The holiday season is the perfect time to experience burnout—so let's talk about how to recognize and deal with that in our projects and lives.
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Issue #35

The Battle Against Burnout

Welcome to the last issue of DPMish this year! I cannot believe it's almost the new year, as I'm sure many other people feel. This week, I wanted to talk burnout—what it is, how to recognize it, where it comes from, and what to do about it. The holidays can often be difficult on us, whether that's personal pressure and family stress, or wrapping up big deadlines and managing client expectations. I hope this issue can help you take a deep breath and reset if you're needing it, or serve as a guide for future needs.

What is burnout?
This in-depth look at burnout from Psychology Today is scary-good and wildly eye-opening. Symptoms can range from minor to severe—and include things like paranoia, feelings of being under appreciated, disorientation, and drawn out sicknesses, in addition to the better-known symptoms like exhaustion, unhappiness, and detachment.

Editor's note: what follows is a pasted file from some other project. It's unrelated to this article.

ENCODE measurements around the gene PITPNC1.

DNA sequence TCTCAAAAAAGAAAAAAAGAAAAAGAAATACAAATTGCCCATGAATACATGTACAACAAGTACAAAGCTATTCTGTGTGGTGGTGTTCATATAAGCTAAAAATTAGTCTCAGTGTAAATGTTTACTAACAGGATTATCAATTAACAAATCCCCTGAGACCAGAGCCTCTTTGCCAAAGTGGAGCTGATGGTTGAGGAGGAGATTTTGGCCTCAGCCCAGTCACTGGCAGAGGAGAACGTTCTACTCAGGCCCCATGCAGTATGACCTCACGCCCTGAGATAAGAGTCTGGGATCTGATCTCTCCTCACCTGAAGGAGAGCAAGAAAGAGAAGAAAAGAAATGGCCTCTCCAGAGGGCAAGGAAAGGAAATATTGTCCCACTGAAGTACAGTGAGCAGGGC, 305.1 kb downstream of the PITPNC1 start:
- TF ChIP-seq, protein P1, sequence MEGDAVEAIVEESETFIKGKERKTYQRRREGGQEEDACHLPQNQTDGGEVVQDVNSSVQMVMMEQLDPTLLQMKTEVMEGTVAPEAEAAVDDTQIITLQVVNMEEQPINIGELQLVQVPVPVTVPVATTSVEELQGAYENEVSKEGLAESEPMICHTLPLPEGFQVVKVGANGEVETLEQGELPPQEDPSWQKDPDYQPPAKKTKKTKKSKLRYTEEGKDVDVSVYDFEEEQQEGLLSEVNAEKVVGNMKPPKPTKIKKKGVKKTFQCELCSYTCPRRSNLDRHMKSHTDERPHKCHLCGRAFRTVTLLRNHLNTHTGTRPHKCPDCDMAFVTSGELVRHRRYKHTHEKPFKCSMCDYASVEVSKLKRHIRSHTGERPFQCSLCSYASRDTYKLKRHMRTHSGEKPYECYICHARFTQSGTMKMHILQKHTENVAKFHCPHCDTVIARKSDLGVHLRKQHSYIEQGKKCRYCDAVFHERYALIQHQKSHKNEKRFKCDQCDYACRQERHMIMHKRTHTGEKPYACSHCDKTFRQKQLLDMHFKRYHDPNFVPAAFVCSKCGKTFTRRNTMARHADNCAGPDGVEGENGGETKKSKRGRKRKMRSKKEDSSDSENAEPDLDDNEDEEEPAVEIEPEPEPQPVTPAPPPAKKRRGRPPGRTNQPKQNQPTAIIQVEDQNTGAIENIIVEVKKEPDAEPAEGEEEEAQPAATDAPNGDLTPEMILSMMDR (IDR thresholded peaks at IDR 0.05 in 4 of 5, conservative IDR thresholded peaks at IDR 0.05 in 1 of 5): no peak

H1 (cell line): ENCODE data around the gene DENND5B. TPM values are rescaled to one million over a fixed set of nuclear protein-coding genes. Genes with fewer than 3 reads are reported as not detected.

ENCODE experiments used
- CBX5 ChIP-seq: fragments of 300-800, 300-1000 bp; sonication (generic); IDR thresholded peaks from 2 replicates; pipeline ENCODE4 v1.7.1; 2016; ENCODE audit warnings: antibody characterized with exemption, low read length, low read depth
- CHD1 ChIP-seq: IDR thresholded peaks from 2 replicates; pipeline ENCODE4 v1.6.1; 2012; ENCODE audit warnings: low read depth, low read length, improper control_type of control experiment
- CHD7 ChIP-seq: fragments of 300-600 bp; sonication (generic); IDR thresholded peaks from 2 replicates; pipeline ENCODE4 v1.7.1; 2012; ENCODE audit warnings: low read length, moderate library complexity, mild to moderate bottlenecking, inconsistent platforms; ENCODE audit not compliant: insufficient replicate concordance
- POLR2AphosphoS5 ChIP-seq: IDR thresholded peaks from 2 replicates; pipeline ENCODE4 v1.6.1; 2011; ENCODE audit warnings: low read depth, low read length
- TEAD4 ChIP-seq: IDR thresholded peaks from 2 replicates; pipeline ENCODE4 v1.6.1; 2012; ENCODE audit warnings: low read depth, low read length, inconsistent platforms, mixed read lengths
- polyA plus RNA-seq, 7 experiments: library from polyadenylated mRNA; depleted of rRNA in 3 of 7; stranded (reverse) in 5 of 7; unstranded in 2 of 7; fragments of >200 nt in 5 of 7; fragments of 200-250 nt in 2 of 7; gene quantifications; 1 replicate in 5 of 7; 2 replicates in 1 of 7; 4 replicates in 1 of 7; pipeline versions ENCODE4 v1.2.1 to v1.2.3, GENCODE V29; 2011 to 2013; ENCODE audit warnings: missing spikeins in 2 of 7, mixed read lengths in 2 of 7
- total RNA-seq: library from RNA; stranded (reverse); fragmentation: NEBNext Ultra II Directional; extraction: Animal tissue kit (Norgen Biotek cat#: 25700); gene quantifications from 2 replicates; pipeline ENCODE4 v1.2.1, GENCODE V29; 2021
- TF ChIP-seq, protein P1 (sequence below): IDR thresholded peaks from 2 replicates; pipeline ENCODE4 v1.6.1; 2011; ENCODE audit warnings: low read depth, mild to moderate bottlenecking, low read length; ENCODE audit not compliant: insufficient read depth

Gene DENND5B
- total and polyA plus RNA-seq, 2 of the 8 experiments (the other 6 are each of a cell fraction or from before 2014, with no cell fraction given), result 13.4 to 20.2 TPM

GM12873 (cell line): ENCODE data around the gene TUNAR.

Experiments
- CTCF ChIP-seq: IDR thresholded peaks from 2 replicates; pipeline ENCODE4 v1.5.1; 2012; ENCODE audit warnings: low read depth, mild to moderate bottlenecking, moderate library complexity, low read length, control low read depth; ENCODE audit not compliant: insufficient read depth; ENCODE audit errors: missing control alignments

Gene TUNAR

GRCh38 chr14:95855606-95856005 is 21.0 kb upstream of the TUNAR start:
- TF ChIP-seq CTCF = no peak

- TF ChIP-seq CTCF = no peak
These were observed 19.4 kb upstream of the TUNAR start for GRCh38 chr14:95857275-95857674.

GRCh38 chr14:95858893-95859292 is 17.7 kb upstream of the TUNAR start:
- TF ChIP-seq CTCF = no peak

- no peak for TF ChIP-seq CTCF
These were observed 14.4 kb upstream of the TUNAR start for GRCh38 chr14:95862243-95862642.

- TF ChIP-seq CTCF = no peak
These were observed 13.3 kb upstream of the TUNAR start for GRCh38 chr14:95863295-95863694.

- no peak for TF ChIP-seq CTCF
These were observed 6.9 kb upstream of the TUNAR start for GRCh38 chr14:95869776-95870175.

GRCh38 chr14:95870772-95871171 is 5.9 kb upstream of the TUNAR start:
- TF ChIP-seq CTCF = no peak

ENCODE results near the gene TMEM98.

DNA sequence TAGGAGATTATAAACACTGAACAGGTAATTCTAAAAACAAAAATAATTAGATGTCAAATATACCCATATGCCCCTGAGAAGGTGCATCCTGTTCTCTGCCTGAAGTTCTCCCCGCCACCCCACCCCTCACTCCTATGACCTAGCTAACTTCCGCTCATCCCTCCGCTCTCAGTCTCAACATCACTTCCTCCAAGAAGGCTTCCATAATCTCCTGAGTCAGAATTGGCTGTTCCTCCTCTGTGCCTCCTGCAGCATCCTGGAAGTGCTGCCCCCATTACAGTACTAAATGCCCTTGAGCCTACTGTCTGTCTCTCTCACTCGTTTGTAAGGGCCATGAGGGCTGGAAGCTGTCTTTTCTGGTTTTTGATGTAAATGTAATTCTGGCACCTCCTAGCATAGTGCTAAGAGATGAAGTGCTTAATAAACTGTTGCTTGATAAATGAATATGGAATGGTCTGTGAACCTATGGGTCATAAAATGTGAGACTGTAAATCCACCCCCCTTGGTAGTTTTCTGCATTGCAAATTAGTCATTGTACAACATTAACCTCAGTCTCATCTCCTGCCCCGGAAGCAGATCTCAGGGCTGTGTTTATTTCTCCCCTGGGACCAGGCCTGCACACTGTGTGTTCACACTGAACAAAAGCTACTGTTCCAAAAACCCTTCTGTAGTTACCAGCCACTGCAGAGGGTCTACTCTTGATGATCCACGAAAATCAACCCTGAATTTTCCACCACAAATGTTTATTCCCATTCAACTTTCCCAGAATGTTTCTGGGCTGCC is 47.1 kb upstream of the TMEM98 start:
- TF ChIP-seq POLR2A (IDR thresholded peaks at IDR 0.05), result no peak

Getting through burnout

Keep your health and energy buckets full
I love this article about cumulative stress recovery and the idea of envisioning my health and energy as a bucket of water. Trying to "keep the bucket full" can be helpful during/after difficult projects.

Create an energy line for your work
Creating an energy line for projects, tasks, and even social events visually displays your energy allocation—and draws attention to red-flag areas. 

Practice self-care
This article about self-care is extremely insightful, offers basic strategies for self-care, and this fantastic reminder: Self-care sometimes means making tough decisions which you fear others will judge. You might also find my newsletter on boundaries a helpful read after that post. Checking in with myself regularly really helps me realize when a difficult project or crappy week affects things like my basic needs—which of course then influences my state of mind.

Get perspective
Talk to a friend, mentor, partner or therapist about your experience. Try tracking your moods while working on new projects or unrelated tasks to see what's really making you happy these days. Understand that you might need time to identify and break through all of the places the stress has affected you over the last few weeks or months.

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